Qualcomm could be facing a daily fine of up to €580,000 (about £515,000) after losing its appeal with the European Commission in an antitrust case involving a complaint from a British rival that has been running for seven years.
The company was accused of using anti-competitive methods to force British phone software maker Icera out of the market.
Qualcomm had appealed against the penalty, arguing that the Commission's request for it to hand over more information related to the Icera case would involve an extensive amount of work and would cost it $3.45m.
Court President Marc Jaeger dismissed the firm's appeal last week, ruling: "The applicant does not claim that its financial viability would be at risk or that its market share could be affected substantially.
"Furthermore, it does not give any explanation as to why it would be impossible to seek compensation for the alleged financial costs it would suffer by answering the questions."
Seperately, Qualcomm CEO Steve Mollenkopf has said he expects the company's ongoing patent squabble with Apple to be settled out of court.
According to Fortune, Mollenkopf said: "Those things tend to get resolved out of court and there's no reason why I wouldn't expect that to be the case here."
That hasn't stopped the company filing a separate lawsuit against the firm in Munich and Mannheim, where it is seeking a ban on the imports of some iPhone models.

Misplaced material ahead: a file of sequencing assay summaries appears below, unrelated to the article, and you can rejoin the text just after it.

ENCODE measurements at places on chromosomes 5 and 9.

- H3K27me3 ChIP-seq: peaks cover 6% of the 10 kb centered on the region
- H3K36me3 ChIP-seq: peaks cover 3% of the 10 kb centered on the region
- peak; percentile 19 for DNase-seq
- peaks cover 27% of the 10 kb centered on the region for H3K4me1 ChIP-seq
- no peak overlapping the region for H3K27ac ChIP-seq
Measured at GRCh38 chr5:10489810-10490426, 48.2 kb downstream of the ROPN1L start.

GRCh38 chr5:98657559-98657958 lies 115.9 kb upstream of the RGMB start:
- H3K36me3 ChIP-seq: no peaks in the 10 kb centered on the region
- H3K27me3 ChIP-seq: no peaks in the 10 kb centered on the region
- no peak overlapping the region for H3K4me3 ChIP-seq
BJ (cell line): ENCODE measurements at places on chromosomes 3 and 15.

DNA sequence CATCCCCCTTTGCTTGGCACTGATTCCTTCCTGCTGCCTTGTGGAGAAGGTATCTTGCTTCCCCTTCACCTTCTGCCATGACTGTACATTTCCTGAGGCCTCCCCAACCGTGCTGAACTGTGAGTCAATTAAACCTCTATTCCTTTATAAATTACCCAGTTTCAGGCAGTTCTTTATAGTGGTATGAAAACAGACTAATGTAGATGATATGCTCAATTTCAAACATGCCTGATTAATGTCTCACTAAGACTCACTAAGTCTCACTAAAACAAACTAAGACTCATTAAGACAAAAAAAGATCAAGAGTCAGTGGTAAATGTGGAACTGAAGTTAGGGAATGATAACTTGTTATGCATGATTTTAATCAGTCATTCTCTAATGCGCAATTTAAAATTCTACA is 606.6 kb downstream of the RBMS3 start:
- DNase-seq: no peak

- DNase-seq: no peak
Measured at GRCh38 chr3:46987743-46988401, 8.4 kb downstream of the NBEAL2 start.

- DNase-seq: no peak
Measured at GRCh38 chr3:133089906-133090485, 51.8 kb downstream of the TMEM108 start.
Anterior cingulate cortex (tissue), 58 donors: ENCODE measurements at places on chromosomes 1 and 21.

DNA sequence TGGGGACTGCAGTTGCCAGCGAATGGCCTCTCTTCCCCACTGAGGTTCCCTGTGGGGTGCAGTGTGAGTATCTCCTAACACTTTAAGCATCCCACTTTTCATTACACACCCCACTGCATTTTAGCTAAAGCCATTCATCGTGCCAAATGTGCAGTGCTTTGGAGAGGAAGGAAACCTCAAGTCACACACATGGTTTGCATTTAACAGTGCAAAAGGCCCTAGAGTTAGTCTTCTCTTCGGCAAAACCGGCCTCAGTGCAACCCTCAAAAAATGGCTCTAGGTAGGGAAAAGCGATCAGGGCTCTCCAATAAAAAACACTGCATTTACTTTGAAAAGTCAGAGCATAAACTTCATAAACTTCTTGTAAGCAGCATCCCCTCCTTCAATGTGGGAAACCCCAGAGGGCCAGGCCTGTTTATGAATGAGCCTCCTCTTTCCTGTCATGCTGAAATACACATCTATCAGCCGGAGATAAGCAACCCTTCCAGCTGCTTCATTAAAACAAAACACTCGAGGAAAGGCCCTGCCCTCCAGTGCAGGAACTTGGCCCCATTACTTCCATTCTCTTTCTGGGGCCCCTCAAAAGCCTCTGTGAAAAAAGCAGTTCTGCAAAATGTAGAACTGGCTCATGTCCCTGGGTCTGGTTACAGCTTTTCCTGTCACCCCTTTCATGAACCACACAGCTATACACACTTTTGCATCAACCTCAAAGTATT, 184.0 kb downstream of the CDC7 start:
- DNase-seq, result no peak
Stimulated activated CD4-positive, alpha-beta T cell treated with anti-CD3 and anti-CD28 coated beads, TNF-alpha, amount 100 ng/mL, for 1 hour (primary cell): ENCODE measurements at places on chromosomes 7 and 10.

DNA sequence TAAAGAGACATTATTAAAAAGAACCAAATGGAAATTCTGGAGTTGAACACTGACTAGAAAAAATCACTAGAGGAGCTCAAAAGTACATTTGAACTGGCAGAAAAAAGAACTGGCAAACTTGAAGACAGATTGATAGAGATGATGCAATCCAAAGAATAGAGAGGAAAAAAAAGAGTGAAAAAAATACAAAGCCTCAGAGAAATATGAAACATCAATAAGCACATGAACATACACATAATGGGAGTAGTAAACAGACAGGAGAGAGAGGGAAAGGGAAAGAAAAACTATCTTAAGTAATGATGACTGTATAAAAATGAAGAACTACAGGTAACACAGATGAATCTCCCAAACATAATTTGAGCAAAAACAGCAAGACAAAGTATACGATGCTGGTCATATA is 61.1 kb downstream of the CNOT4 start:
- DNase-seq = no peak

In a statement sent to V3 on Wednesday, Don Rosberg, general counsel of Qualcomm, said: "Qualcomm has filed patent-infringement lawsuits in Munich and Mannheim seeking damages and injunctive relief for iPhones imported into or sold in Germany because Apple continues to use Qualcomm's technology while refusing to pay for it.
"The relief we seek includes enjoinment of Apple's sale and importation of the latest iPhones in Germany. Qualcomm's inventions are at the heart of every iPhone and extend well beyond modem technologies and cellular standards.
"The patents we are asserting in Munich and Mannheim represent two technologies important to iPhone functions, but they are not standards-essential patents and are not subject to FRAND [rair, reasonable, and non-discriminatory] licensing obligations."
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